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Mr.Grey back again: Theft of 1.2 billion log-in credentials

Mr. Grey, not again! A Reuter report has confirmed that the famous hacker Mr. Grey’s involvement in stealing 1.2 billion internet credentials.

Mr. Grey, who had got the access to user account information for websites like Facebook (FB.O) and Twitter (TWTR.N), now linked by the FBI through a Russian email address to the theft of a record 1.2 billion Internet credentials.

According to the documents, which were made public by a federal court in Milwaukee Wisconsin, the hacker was associated with a cybsecurity firm that announced in August 2014 that it had determined an alleged Russian crime ring was responsible for stealing information from more than 420,000 websites.

The investigation started last year when Milwaukee-based cybersecurity firm obtained information that a Russian hacker group it dubbed CyberVor had stolen the 1.2 billion credentials and more than 500 million email addresses.

After that the FBI subsequently found lists of domain names and utilities that investigators believe were used to send spam.

It also discovered an email address registered in 2010 contained in the spam utilities for a "mistergrey".

Further, it found out posts of 2011 by the hacker stating that if anyone wanted account information for users of Facebook, Twitter and Russian-based social network VK, he could locate the records.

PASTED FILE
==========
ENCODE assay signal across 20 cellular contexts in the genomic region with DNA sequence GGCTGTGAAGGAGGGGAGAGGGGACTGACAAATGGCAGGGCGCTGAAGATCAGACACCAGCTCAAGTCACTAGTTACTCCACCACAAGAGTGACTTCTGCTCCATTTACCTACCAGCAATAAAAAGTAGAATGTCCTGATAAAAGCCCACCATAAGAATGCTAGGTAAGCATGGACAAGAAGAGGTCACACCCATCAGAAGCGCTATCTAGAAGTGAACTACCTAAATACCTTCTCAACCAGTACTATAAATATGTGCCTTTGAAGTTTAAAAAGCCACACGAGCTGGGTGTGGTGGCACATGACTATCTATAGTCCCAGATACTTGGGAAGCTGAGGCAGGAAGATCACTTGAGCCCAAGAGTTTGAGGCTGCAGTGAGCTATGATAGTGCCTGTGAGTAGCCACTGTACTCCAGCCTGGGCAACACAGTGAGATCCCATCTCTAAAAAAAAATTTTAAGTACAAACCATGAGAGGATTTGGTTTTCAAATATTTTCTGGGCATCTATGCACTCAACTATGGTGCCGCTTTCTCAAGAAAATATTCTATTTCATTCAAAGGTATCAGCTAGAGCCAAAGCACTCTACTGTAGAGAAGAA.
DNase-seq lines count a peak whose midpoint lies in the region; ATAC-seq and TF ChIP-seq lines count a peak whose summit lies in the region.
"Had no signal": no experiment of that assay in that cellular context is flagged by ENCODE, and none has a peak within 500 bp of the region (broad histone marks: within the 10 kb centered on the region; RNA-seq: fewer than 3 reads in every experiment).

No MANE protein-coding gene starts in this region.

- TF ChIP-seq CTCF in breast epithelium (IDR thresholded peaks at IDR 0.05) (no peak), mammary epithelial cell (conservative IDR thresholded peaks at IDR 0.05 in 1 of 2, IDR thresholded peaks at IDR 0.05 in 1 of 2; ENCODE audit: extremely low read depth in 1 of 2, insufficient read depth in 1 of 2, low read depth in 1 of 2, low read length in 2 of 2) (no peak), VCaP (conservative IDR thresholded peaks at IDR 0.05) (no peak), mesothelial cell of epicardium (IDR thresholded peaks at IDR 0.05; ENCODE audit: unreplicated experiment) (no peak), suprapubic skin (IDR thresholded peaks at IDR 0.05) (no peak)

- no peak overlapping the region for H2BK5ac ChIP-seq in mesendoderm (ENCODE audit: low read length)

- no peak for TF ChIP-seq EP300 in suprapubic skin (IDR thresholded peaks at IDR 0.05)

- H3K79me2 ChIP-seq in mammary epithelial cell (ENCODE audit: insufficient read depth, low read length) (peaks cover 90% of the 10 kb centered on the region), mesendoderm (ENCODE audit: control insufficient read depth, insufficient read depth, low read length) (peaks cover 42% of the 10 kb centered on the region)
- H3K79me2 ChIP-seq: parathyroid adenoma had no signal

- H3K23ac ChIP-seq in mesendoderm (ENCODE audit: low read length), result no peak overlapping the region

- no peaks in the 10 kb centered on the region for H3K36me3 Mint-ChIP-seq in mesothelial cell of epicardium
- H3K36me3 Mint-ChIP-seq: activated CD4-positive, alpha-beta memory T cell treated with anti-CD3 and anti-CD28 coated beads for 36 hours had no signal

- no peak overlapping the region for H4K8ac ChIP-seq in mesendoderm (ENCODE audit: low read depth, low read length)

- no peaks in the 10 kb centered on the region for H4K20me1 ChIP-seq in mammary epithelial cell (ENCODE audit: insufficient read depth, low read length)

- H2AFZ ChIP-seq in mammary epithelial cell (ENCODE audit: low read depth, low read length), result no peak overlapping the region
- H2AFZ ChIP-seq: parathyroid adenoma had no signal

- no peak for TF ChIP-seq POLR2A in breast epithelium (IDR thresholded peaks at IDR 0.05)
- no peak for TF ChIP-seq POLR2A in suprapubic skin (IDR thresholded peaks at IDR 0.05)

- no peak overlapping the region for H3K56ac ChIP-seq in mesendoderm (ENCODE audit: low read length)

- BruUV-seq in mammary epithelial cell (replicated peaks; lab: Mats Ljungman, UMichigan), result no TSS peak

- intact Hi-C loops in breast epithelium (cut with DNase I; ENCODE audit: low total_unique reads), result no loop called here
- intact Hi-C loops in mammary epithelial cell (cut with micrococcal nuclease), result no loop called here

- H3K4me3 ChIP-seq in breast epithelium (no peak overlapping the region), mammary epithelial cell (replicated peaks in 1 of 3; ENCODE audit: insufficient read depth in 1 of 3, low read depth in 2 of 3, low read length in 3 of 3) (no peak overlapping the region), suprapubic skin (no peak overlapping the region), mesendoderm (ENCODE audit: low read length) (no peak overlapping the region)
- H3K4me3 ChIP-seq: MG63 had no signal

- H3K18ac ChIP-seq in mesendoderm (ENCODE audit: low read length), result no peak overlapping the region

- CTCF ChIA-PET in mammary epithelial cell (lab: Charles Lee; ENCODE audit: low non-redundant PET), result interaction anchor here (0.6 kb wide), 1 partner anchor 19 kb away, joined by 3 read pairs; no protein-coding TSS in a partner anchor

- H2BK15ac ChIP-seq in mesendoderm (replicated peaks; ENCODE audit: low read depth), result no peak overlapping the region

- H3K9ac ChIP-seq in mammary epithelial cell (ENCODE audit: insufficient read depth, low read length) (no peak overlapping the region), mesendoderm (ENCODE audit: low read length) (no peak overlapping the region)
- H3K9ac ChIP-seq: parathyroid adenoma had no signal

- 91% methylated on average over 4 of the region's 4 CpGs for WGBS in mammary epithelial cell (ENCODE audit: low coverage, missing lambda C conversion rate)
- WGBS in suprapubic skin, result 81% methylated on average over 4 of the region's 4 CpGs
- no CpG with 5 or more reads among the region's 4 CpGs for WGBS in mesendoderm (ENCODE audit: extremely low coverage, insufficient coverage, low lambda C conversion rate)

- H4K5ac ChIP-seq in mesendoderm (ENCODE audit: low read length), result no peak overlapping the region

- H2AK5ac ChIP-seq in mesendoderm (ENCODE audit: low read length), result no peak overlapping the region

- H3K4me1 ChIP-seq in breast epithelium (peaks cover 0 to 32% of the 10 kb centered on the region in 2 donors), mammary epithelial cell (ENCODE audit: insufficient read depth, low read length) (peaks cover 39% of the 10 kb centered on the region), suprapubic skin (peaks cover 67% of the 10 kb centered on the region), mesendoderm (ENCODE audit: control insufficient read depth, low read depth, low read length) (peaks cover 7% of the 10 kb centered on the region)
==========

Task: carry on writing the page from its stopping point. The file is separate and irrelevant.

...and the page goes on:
Alex Holden, Hold Security's chief information security officer, told Reuters this message indicated mr.grey likely operated or had access to a database that amassed stolen data from computers via malware and viruses.

Hilton payment system attacked

One of the largest US based hotel chain Hilton revealed that hackers had infected some of their point-of-sale computer systems with malware crafted to steal credit card information.

They didn’t disclosed what data was taken, but cautioned everyone who used payment cards at Hilton Worldwide hotels between November 18 and December 5 of last year or April 21 and July 27 of this year to check for any irregular activity from their debit or credit cards.

In an online post Hilton said that the Malware that infected system had a potential to retrieve cardholders' names, account numbers, security codes and expiration dates.

They further wrote that they are investigating the breach with the help of third-party forensics experts, law enforcement and payment card companies.

Starwood hotels, which operate the Sheraton and Westin chains, announced four days before Hilton that hackers had attacked their payment system resulting in leaking of customer credit card data in some of their establishments.

"The malware was designed to collect certain payment card information, including cardholder name, payment card number, security code and expiration date," the group said in a statement.

Starwood and Hilton are not the only one whose payment system has been hacked but last month Trump hotels has face the similar incidence of cyber attack.

"We believe that there may have been unauthorised malware access to some of the computers that host our front desk terminals and payment card terminals in our restaurants, gift shops and other point-of-sale purchase locations at some hotels," Trump Hotel Collection said at a website devoted to details of the incident.

According to Trump hotels, the access could have taken place in between May 19 of last year and June 2 of this year.

Brian Krebs, cyber threat blogger at explained the cyber attack on payment systems as "just the latest in a long string of credit card breaches involving hotel brands, restaurants and retail establishments."

Dell says "sorry" for installing vulnerable digital certificate

Dell has apologized as it confirmed via a blog post that a certificate (eDellRoot), installed on its PCs that introduced a security vulnerability.